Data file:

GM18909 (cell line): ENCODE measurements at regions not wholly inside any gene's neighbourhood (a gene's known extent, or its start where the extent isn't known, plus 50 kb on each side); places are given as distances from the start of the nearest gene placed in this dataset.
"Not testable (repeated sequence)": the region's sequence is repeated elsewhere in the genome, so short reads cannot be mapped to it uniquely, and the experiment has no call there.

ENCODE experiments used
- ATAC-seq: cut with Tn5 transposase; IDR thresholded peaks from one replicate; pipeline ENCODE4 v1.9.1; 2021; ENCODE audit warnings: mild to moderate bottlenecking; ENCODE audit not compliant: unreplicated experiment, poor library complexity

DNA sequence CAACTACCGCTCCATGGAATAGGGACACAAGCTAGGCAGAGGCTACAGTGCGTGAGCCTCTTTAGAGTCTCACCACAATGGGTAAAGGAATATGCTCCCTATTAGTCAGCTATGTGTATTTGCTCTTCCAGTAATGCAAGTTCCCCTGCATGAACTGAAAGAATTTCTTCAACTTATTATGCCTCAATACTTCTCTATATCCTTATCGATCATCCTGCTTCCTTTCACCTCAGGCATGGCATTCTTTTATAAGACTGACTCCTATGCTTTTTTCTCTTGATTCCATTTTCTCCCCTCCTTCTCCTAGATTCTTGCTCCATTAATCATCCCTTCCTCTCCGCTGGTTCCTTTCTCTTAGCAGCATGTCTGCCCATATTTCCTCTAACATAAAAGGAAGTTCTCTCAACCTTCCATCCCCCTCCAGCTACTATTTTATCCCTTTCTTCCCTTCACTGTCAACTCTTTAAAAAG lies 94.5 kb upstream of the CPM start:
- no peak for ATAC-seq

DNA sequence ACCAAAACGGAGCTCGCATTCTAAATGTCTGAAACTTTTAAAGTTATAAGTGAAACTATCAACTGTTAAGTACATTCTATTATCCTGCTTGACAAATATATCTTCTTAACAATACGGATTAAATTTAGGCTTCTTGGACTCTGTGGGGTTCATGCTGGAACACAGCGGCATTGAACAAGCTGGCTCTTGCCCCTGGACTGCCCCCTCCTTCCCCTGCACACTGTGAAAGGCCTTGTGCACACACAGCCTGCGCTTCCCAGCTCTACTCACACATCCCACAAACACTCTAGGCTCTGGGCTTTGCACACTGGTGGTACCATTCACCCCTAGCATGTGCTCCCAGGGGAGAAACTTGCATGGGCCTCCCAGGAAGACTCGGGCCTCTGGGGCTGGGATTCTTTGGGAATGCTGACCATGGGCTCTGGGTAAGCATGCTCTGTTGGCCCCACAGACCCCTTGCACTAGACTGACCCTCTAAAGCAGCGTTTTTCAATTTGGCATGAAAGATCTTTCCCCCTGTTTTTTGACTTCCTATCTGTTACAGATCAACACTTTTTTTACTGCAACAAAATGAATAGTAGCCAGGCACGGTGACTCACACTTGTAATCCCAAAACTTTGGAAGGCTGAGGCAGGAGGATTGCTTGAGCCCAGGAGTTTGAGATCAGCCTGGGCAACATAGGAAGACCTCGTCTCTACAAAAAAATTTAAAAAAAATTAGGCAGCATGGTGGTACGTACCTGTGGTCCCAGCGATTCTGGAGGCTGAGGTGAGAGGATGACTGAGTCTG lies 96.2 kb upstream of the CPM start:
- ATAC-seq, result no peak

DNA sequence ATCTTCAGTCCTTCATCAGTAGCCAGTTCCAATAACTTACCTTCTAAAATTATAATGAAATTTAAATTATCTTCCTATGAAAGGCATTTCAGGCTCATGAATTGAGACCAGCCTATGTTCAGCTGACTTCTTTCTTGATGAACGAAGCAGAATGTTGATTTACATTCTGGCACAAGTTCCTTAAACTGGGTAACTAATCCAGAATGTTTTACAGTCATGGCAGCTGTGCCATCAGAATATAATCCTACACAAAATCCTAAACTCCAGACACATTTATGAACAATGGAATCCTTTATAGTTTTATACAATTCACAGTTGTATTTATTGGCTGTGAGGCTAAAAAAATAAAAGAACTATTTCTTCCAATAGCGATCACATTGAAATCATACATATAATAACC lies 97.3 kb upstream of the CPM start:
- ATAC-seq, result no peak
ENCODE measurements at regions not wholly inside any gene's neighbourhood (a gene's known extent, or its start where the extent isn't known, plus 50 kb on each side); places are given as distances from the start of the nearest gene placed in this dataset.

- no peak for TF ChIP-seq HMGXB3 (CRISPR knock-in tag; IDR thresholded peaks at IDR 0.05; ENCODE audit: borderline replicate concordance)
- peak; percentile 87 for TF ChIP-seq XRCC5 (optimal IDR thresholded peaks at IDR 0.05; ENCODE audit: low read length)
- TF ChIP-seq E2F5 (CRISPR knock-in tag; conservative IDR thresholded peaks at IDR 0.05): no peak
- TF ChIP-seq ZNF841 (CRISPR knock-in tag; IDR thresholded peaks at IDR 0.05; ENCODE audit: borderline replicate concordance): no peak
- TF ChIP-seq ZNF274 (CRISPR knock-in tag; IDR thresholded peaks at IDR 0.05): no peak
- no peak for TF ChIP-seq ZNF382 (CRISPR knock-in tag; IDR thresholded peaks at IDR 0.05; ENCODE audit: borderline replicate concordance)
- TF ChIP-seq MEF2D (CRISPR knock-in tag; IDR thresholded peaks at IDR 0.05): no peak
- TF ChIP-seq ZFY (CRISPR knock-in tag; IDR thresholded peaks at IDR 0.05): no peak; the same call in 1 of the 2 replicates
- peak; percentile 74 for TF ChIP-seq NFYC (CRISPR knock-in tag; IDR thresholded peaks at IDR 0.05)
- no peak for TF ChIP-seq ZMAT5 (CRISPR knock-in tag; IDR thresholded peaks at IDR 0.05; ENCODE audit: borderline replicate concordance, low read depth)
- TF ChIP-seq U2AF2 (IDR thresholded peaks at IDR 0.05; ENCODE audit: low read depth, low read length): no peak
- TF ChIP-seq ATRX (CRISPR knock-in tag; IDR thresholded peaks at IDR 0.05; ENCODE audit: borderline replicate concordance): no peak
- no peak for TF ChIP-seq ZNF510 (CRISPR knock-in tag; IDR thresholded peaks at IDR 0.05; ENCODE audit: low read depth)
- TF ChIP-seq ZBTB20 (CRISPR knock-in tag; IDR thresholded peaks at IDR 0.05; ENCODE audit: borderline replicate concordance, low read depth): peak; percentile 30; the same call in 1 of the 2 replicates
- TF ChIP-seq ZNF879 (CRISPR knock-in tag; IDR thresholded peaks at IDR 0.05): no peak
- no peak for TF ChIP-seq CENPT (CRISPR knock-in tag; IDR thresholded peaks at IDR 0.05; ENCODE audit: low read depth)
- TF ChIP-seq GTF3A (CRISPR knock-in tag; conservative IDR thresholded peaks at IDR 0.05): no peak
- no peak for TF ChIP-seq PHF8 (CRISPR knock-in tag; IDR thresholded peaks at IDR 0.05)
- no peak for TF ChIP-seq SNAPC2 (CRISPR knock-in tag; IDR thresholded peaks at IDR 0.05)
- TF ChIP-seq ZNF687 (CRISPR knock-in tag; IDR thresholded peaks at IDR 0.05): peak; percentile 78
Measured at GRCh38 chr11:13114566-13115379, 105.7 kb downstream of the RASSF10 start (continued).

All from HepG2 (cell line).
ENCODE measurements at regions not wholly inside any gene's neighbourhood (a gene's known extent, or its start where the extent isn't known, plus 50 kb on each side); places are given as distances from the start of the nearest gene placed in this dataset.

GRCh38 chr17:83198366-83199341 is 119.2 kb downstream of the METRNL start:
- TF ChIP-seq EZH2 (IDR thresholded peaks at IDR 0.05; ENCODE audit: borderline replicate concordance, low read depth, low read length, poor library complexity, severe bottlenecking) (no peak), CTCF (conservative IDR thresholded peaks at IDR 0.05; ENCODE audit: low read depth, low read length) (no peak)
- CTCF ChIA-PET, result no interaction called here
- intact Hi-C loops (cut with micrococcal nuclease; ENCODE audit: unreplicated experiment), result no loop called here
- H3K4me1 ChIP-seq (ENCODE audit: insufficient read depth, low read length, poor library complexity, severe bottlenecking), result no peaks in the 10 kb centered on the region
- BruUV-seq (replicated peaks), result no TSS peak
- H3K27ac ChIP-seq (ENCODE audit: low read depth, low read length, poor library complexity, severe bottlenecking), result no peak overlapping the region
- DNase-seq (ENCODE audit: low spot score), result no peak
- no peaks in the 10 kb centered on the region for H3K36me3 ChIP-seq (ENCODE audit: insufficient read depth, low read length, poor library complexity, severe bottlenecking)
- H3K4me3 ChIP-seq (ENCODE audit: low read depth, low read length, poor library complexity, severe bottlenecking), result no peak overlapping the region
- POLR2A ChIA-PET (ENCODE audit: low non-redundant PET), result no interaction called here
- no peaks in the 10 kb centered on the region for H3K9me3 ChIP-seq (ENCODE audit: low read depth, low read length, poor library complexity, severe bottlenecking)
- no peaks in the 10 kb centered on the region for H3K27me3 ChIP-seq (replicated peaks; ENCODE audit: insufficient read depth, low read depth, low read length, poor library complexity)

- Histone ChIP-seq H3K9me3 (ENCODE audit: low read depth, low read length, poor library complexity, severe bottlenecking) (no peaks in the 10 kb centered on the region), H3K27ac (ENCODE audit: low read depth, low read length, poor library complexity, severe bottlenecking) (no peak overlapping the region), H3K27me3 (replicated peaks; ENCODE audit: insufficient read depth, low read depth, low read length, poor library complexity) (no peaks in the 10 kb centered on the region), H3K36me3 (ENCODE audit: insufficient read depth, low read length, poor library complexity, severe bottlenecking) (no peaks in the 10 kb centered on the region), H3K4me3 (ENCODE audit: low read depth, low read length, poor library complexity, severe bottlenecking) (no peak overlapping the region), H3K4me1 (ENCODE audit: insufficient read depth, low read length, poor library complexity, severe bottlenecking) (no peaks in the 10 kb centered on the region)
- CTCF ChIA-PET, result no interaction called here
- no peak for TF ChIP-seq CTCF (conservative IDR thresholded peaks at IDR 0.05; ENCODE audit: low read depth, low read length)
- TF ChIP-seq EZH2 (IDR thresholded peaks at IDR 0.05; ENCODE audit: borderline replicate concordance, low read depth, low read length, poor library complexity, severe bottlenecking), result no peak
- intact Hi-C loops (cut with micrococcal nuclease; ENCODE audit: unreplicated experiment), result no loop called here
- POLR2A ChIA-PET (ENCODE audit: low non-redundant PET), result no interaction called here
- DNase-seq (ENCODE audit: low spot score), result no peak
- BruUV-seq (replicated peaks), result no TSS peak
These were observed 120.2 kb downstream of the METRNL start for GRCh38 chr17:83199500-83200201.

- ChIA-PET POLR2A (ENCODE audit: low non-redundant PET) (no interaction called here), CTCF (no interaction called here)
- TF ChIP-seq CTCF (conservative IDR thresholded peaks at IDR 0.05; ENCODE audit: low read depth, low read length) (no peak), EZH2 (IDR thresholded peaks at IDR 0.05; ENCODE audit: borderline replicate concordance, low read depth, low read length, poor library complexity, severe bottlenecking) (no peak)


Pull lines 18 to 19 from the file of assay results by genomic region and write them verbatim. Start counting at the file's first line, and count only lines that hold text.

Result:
- TF ChIP-seq MEF2D (CRISPR knock-in tag; IDR thresholded peaks at IDR 0.05): no peak
- TF ChIP-seq ZFY (CRISPR knock-in tag; IDR thresholded peaks at IDR 0.05): no peak; the same call in 1 of the 2 replicates